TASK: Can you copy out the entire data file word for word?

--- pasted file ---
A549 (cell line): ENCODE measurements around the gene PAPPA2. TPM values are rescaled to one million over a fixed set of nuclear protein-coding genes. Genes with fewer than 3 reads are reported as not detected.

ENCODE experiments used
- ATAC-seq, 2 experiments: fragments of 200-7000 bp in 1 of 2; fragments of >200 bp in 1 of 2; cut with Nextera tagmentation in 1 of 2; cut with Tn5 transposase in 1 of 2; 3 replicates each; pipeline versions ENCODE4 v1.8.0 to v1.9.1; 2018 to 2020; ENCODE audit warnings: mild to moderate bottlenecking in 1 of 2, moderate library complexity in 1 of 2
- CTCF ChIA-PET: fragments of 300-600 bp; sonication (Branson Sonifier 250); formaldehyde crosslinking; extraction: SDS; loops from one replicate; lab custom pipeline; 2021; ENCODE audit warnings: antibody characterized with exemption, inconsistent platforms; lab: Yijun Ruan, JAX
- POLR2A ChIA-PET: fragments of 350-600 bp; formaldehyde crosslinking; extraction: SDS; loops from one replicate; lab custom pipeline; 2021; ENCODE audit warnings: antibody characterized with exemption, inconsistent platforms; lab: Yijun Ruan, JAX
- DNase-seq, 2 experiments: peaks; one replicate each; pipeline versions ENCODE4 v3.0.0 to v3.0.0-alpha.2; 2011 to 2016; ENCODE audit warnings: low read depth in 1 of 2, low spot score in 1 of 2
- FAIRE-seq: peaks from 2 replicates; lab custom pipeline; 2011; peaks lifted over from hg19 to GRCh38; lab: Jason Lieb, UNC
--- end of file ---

A549 (cell line): ENCODE measurements around the gene PAPPA2. TPM values are rescaled to one million over a fixed set of nuclear protein-coding genes. Genes with fewer than 3 reads are reported as not detected.

ENCODE experiments used
- ATAC-seq, 2 experiments: fragments of 200-7000 bp in 1 of 2; fragments of >200 bp in 1 of 2; cut with Nextera tagmentation in 1 of 2; cut with Tn5 transposase in 1 of 2; 3 replicates each; pipeline versions ENCODE4 v1.8.0 to v1.9.1; 2018 to 2020; ENCODE audit warnings: mild to moderate bottlenecking in 1 of 2, moderate library complexity in 1 of 2
- CTCF ChIA-PET: fragments of 300-600 bp; sonication (Branson Sonifier 250); formaldehyde crosslinking; extraction: SDS; loops from one replicate; lab custom pipeline; 2021; ENCODE audit warnings: antibody characterized with exemption, inconsistent platforms; lab: Yijun Ruan, JAX
- POLR2A ChIA-PET: fragments of 350-600 bp; formaldehyde crosslinking; extraction: SDS; loops from one replicate; lab custom pipeline; 2021; ENCODE audit warnings: antibody characterized with exemption, inconsistent platforms; lab: Yijun Ruan, JAX
- DNase-seq, 2 experiments: peaks; one replicate each; pipeline versions ENCODE4 v3.0.0 to v3.0.0-alpha.2; 2011 to 2016; ENCODE audit warnings: low read depth in 1 of 2, low spot score in 1 of 2
- FAIRE-seq: peaks from 2 replicates; lab custom pipeline; 2011; peaks lifted over from hg19 to GRCh38; lab: Jason Lieb, UNC